7. Even if there are problems with the Darwinian model, there’s no justification for postulating an “intelligent designer” (true).

I’m not sure what his point is here. What kind of “justifications” is he talking about? Philosophical? Ethical? WTF? I’ll file this one away with his Homosexuals are able to enter heterosexual marriages, so what are they complaining about? abuse of logic.

People are free to postulate an Intelligent Designer all they want. I personally believe in one, and that belief exists right next to my belief in a universe completely explainable through natural processes.

Someone please tell me where Evolutionists are making these logical fallacies. Certainly not in the Dover ID case. Not on the Panda’s Thumb, or National Geographic, or Discovery, or Nature, or New Scientist Magazine, or American Scientist, or Carl Zimmer, or Pharyngula, or Chris Mooney, or Steven J Gould, or any Scientific Journal anywhere in the world. No, only the absolute fringe elements or a few isolated scientists might be making such statements… We can’t be certain, because OSC was too lazy to cite them.

Instead, the majority have made the following argument:

1. ID lacks a falsifiable hypothesis. It relies solely on discrediting Evolution for its support; therefore, it is not science.

Unfortunately, OSC’s version of this argument is far less eloquent:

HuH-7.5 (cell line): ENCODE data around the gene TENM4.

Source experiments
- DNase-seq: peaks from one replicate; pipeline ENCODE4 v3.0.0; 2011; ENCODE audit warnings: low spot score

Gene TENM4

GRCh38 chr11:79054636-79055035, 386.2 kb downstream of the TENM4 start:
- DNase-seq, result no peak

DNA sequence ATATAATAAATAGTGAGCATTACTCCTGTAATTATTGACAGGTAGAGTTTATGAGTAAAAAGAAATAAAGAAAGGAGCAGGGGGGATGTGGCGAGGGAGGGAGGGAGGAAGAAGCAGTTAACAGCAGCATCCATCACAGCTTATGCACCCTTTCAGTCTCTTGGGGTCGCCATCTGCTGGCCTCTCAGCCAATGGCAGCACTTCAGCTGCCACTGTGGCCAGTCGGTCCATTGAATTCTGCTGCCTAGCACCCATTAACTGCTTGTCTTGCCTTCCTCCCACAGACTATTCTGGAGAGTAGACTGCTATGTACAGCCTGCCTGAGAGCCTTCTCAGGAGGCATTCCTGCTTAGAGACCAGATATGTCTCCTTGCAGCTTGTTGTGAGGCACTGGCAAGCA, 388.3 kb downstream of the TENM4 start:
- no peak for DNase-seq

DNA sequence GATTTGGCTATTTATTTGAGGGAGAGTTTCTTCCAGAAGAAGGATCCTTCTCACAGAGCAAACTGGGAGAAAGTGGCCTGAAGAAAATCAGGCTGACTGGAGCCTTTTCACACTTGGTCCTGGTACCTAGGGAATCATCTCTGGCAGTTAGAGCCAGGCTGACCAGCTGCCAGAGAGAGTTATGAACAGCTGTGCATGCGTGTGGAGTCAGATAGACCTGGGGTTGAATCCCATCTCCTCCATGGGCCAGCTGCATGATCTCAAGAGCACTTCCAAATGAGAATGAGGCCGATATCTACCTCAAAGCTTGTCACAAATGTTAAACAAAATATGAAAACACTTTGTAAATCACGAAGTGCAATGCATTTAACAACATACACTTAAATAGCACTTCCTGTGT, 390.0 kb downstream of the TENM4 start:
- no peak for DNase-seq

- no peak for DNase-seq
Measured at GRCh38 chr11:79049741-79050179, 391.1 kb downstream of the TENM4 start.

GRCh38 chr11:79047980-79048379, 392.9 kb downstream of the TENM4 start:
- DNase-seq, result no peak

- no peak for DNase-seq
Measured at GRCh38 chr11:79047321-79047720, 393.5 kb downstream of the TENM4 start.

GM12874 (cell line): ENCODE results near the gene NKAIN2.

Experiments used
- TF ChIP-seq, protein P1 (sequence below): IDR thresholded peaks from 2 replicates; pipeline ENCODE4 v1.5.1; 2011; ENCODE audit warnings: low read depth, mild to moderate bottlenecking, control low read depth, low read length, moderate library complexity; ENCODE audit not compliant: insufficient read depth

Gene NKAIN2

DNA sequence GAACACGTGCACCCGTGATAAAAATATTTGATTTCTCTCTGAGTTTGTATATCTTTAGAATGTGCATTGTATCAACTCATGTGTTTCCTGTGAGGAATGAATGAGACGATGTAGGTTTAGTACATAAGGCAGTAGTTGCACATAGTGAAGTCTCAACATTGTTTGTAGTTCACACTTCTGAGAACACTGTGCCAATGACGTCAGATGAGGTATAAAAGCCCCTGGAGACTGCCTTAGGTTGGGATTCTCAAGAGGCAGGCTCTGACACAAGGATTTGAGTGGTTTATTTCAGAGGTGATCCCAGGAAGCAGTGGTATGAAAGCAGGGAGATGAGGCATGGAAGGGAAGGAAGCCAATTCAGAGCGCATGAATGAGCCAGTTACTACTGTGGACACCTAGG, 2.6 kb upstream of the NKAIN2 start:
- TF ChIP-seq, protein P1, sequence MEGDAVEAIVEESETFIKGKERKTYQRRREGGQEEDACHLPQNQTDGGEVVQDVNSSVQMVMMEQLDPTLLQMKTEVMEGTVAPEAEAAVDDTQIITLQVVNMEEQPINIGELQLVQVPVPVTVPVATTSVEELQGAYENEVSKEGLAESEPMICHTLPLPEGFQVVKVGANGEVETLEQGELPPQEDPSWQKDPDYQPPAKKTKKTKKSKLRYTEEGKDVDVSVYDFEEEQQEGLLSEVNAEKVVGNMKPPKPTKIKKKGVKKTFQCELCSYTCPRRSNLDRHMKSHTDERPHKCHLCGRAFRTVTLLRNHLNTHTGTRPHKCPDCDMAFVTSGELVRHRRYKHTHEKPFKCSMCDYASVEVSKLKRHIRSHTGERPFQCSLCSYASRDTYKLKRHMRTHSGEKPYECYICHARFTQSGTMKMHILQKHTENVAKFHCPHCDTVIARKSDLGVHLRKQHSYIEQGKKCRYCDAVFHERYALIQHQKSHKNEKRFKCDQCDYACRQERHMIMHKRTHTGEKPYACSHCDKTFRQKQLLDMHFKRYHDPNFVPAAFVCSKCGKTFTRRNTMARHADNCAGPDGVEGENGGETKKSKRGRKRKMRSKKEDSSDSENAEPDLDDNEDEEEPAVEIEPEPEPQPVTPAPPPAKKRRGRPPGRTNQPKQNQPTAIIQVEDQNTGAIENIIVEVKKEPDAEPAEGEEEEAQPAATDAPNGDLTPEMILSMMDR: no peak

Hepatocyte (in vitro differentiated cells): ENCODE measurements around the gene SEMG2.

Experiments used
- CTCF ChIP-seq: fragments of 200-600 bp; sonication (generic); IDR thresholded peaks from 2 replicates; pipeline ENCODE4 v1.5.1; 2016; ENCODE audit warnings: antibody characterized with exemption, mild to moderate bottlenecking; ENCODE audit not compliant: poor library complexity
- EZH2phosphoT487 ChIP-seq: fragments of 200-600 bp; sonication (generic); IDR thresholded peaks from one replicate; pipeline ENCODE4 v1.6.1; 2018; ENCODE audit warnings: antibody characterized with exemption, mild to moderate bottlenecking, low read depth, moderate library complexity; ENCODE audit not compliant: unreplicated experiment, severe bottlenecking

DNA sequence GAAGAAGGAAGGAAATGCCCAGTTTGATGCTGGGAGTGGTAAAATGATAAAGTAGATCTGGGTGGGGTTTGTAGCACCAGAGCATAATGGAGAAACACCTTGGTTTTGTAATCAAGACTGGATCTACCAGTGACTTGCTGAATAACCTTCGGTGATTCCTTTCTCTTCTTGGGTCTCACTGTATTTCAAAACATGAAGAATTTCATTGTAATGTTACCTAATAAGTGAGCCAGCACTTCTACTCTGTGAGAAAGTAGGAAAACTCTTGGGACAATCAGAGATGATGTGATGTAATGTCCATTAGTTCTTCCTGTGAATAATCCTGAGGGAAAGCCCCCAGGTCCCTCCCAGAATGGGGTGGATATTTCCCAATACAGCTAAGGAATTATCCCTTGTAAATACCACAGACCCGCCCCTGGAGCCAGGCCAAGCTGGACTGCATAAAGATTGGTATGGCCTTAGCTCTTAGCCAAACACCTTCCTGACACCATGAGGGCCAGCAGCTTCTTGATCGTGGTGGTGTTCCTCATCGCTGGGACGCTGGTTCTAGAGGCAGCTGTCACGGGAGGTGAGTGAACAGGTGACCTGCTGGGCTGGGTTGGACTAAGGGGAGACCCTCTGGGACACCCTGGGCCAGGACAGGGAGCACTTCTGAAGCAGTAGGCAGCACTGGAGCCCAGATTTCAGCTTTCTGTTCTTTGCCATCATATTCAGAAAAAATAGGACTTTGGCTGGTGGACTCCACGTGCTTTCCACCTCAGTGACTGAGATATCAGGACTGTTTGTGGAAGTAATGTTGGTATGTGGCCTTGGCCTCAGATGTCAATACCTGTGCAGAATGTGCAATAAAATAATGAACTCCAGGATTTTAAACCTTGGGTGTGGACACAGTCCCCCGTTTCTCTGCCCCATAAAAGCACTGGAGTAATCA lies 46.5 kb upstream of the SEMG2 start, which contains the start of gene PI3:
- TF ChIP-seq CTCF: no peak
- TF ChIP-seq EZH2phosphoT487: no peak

7. Yes, there are problems with the Darwinian model. But those problems are questions. “Intelligent design” is an answer, and you have no evidence at all for that.

OSC further misrepresents Evolutionary Theorists by focusing on Darwin, as many ID proponents do. The flaw here is that Darwin was merely the spark for Evolutionary Theory, and we know he got many things wrong, but Science is an evolving body of knowledge. Darwin’s errors were corrected in the decades of footnotes on his work by others who reviewed his hypotheses with additional knowledge. It’s difficult for religionists to grasp the evolving nature of scientific thought; after all, they usually only have one, unchanging book through which to interpret the world.

With this mountain of evidence confronting me, I must assume the brilliance I found in Orson Scott Card’s “Ender’s Game” was purely chance. Similar to the monkeys banging on typewriters for millions of years, Card’s book is the result of the sheer volume of writing he produces. He would have to write something brilliant sometime, even if accidentally.

I’m sure if I read “Ender’s Game” again today, I might find it less than thoughtful as well.

1 Comment

  1. Though you accurately point out Card’s mistakes in logic, you do yourself a disservice by pointing out the statement in Children of Mind about rationality. The character uses that phrasing to intentionally offer a superficial paradox, but she clearly intends to convey that trusting other actors to analyze circumstances through reason is unlikely.

    Comment by Daniel — October 16, 2009 @ 2:23 pm